Written by Kimberly Kern
Dear friends and family,
These last four months living in Guatemala and working as a human rights accompanier with the Association for Justice and Reconciliation (AJR) has already been an amazing experience. The relationships I have formed, with other accompaniers from around the world and especially the families of Santa Maria Tzeja (SMT) have opened my eyes and my heart. I hope that the stories, history and current political information that I send in these letters inspires y’all to action in the fight for justice, not just globally, but in your own communities where you see blatant injustice.
The Story of Marta
A few weeks ago, I had a conversation with Marta about children and childbirth. The average age for a woman to become a mother here is 15, so obviously, a 27 year-old woman with no husband or children is very strange. Nine times she has experienced the excruciating pain of giving life, but today she only has seven children. When I asked what happened to them she told me her story¦one of many similar stories:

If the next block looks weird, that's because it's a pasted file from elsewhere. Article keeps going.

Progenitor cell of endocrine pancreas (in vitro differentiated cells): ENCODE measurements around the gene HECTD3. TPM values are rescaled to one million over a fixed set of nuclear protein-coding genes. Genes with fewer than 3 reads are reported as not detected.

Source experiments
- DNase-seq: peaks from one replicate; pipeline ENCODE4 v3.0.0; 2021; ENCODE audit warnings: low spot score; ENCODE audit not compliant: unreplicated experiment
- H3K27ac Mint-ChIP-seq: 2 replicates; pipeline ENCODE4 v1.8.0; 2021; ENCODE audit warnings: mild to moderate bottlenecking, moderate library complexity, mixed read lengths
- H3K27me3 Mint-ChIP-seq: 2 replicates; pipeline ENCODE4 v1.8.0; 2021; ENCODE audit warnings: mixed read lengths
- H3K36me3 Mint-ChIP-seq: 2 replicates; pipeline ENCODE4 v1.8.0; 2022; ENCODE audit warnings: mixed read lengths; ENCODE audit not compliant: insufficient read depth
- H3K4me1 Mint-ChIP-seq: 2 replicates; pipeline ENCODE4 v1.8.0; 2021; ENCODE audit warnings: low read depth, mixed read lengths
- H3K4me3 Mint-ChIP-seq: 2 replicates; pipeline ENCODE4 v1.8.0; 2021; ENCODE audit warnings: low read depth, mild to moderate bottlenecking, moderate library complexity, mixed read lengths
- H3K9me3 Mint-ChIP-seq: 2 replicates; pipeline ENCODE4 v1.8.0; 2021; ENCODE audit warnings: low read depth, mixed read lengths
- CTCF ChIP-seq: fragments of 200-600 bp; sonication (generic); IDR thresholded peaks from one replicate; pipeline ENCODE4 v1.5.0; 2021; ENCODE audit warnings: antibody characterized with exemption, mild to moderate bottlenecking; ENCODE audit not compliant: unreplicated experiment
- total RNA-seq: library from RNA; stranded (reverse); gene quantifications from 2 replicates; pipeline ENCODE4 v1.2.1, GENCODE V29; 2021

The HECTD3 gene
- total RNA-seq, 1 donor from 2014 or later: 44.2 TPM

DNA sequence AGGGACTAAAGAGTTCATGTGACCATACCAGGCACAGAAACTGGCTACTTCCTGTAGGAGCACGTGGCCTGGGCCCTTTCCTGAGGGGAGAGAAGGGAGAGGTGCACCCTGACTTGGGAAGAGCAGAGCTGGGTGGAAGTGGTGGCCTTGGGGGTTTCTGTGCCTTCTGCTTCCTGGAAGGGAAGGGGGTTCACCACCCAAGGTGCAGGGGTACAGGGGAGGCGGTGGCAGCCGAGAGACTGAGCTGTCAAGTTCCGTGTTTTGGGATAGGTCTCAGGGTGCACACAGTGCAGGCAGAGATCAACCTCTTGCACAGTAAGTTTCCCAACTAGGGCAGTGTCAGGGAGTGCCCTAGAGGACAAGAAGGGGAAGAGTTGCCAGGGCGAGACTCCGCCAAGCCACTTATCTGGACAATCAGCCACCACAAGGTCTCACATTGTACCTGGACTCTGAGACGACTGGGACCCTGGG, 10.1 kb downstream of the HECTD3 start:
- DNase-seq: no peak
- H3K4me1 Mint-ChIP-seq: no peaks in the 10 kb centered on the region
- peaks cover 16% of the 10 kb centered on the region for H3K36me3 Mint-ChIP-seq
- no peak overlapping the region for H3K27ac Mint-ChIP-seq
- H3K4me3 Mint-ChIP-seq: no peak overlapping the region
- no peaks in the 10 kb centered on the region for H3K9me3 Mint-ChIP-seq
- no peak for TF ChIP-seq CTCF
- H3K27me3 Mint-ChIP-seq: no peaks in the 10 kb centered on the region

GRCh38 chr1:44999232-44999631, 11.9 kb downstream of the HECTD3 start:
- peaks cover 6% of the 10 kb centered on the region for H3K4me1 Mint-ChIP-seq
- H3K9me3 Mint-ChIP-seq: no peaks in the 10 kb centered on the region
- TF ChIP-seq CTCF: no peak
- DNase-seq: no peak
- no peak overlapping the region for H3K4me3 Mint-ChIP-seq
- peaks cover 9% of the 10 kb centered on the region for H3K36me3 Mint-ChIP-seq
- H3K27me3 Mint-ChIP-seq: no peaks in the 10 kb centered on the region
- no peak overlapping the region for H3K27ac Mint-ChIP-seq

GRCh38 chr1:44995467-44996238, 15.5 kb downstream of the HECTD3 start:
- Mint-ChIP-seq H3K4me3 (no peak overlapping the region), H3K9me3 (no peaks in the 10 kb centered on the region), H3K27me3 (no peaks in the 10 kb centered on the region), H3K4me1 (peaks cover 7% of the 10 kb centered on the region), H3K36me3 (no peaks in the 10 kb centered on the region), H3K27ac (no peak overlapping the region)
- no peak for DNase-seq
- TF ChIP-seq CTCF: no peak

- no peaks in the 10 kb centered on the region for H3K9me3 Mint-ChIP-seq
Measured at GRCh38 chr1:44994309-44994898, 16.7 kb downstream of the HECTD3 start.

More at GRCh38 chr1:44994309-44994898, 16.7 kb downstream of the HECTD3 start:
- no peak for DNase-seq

When the army came that day in 1982, we ran for our lives though the jungle¦ some people had no shoes¦ we couldn’t see anything in the dark¦ the branches tore our skin¦ but we couldn’t stop, it was life or death so we kept moving, she remembers.
For months and months, Marta and the group she travelled with roamed blindly through the mountains of northern Guatemala, escaping many close encounters with the army which was constantly hunting them. Most of the time, they had no idea which direction they were going.
After wandering for weeks and months, she remembers being at an encampment of people who saw the army coming and they decided to move the group, yet again. She was so weak, she couldn’t go.
I decided that I wouldn’t walk anymore¦ I couldn’t walk anymore¦ I was starving. I sat down on the ground with my two babies and said this is where I’m going to die, me and my babies.